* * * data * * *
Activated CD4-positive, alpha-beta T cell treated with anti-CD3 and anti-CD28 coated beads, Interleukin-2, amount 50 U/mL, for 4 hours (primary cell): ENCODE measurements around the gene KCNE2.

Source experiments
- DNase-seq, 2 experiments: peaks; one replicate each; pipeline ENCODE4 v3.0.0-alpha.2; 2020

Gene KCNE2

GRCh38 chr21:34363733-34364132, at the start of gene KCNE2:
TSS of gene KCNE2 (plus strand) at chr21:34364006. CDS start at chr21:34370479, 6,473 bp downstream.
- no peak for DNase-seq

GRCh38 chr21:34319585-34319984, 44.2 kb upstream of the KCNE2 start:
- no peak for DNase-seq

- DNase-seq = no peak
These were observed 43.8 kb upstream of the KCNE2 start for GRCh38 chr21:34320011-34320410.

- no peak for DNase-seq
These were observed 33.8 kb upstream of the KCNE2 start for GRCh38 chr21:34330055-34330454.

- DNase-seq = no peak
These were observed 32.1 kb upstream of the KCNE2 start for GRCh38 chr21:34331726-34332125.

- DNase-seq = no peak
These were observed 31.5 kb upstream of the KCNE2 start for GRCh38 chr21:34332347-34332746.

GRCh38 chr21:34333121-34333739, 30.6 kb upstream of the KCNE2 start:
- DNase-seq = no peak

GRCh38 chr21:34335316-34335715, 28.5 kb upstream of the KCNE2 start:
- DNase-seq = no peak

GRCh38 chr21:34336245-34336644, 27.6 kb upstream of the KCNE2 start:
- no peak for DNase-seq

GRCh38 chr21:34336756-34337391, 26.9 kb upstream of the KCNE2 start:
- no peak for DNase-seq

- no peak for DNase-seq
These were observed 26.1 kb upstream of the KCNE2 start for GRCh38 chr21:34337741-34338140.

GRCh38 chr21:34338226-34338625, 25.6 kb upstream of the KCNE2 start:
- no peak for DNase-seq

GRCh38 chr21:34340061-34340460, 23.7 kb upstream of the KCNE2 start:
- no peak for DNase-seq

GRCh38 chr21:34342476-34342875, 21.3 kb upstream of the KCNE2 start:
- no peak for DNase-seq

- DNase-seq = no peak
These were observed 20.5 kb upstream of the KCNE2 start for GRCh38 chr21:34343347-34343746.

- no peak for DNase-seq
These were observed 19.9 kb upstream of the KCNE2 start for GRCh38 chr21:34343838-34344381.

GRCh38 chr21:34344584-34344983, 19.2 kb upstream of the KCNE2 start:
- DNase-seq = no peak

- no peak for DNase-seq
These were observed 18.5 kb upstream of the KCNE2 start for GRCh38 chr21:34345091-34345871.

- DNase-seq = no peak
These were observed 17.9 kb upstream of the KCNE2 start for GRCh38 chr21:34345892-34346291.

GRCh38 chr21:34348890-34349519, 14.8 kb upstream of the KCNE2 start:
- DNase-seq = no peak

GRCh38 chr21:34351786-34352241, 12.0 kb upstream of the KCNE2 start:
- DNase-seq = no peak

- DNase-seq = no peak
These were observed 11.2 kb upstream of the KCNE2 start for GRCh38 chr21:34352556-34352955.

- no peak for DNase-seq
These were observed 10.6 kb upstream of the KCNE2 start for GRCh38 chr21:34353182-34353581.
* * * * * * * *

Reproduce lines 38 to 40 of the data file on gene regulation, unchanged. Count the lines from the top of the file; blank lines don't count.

GRCh38 chr21:34344584-34344983, 19.2 kb upstream of the KCNE2 start:
- DNase-seq = no peak

- no peak for DNase-seq